The education sector is one of the most targeted by cybercriminals, partly because it often overlooks compliance with government regulations on security and data protection. Unlike other industries, education is not as well-trained on security guidelines, has little device protection in place, and unwittingly encourages a bring-your-own-device environment.
Lacking proper security training, employees are more likely to click on a malicious link or fall victim to phishing or ransomware attacks. This was the case in Canada when MacEwan University in Edmonton, Alberta, fell victim to a phishing attack and transferred over CAD $11 million to a scammer impersonating a vendor, the university confirmed on Thursday, after detecting the fraud on August 23.
The Ministry of Advanced Education and the Office of the Auditor General were immediately informed of the phishing attack.
“There is never a good time for something like this to happen,” said university spokesman David Beharry, “but as our students come back to start the new academic year, we want to assure them and the community that our IT systems were not compromised during this incident. Personal and financial information, and all transactions made with the university are secure. We also want to emphasize that we are working to ensure that this incident will not impact our academic or business operations in any way.”
University staff was deceived by a number of emails asking them to change electronic banking details for one of their vendors. As the money was traced to accounts in Canada and Hong Kong, authorities in Edmonton, Montreal, London and Hong Kong are working closely with the institution to get the money back, as well as seeking more insights on the scam. For now, the funds have been frozen.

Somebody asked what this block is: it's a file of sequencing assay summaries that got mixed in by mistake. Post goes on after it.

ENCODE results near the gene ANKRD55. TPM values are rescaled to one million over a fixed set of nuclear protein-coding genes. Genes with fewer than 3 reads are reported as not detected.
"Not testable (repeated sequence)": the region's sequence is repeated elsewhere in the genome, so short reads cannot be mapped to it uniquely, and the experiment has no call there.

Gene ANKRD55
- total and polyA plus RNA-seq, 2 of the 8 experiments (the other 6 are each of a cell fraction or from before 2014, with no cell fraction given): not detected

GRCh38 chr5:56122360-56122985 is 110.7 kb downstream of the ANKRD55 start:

"A large portion of the funds have been traced—$6,347,000—to a TD bank account in Montreal and were seized by a bailiff," Beharry said in an interview with Motherboard.
"Investigations revealed that the balance of the funds were wire transferred to two accounts in Hong Kong. The university has initiated civil and criminal proceedings. We have hired legal counsel in Montreal and Hong Kong, and they are working on recovering the $11 million."
The scam did not affect IT systems and no personal or financial data was leaked. MacEwan University aims to retrieve the money as soon as possible, and assures students that its programs and initiatives will not be compromised.
The university said the fraud could have been detected earlier, but a number of opportunities were missed. To avoid compromising the investigation, no details have been provided. More information will be released once the investigation is over. The vendor’s name hasn’t been made public, as the university is waiting for its approval.
Organizations must accept that the next attack is right around the corner. Because they are the most frequent victims, schools and universities truly need to step up their game, as the number of phishing attacks has increased in the past year, as has all malicious activity. Phishing attacks are among the most lucrative deception methods and have grown in complexity, making them more difficult to detect, especially without proper security training.